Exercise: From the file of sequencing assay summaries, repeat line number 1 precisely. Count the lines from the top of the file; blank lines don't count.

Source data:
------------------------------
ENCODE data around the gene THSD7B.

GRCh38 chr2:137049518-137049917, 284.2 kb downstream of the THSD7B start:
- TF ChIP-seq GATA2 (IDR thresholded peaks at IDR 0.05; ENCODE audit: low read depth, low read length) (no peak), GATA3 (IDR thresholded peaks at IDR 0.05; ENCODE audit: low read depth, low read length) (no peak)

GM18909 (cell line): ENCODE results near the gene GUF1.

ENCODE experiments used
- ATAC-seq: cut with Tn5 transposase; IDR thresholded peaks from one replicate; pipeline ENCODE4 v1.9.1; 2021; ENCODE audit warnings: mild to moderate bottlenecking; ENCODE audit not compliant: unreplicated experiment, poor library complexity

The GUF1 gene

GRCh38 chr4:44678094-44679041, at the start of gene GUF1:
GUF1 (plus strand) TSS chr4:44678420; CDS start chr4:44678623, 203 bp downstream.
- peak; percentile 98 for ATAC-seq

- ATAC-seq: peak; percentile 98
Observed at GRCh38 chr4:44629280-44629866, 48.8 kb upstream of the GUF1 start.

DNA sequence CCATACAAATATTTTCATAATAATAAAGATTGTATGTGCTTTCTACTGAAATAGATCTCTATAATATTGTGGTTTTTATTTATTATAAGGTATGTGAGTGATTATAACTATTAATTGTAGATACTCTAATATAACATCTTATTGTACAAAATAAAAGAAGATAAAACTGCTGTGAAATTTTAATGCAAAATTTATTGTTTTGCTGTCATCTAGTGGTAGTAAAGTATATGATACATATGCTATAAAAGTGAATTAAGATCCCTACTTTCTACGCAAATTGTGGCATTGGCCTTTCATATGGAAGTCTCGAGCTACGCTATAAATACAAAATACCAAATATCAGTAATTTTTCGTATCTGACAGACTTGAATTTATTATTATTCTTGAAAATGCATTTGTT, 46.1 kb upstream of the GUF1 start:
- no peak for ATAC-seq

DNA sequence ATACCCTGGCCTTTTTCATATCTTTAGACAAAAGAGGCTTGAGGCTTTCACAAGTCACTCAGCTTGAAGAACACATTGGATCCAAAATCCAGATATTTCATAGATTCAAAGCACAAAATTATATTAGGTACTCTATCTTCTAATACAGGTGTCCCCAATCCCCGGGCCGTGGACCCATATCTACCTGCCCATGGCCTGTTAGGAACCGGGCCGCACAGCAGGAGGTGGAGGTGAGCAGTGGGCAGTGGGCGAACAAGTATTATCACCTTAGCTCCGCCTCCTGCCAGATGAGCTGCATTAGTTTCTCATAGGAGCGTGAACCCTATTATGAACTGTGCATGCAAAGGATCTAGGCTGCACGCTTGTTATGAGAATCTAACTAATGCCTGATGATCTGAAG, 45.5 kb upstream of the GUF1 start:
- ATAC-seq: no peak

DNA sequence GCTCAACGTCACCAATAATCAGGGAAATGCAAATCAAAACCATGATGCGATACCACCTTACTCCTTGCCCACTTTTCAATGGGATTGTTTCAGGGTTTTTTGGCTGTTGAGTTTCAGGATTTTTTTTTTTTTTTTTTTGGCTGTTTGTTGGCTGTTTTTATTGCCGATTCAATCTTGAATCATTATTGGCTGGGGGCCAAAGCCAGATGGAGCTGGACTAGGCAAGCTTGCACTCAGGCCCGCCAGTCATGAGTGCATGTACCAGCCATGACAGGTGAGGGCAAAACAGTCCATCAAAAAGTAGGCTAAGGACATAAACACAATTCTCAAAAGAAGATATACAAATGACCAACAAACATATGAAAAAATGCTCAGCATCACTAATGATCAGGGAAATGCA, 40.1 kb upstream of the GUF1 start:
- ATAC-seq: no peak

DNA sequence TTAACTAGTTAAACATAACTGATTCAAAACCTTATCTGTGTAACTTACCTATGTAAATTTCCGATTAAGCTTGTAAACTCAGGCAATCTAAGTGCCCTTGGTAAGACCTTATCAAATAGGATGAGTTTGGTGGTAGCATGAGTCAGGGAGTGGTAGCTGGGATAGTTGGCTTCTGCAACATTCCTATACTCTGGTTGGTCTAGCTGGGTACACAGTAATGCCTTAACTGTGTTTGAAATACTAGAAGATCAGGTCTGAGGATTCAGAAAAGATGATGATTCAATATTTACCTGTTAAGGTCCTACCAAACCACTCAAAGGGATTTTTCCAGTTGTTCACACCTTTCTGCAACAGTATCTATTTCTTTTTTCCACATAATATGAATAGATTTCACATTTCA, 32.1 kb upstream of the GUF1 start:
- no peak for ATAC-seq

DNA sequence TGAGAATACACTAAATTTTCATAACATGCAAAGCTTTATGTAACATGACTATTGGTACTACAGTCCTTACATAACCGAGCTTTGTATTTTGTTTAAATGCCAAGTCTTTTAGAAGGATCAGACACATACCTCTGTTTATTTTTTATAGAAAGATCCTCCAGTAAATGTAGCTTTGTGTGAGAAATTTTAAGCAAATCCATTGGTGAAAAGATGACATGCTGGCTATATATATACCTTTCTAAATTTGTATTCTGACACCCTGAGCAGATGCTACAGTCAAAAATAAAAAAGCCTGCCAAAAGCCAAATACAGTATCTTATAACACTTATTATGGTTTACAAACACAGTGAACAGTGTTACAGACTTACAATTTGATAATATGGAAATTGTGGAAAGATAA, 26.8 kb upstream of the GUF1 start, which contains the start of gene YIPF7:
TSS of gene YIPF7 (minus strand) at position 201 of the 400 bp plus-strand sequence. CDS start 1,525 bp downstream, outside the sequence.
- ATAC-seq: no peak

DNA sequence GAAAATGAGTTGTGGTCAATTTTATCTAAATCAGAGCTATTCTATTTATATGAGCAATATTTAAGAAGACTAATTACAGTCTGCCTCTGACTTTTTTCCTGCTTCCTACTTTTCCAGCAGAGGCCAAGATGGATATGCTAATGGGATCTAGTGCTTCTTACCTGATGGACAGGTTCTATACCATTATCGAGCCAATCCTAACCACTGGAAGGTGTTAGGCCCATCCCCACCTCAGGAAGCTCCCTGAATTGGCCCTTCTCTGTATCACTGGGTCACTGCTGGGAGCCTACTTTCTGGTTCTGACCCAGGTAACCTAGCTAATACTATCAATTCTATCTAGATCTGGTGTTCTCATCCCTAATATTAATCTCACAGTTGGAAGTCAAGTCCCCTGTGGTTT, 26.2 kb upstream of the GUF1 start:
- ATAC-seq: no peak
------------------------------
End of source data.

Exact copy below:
ENCODE data around the gene THSD7B.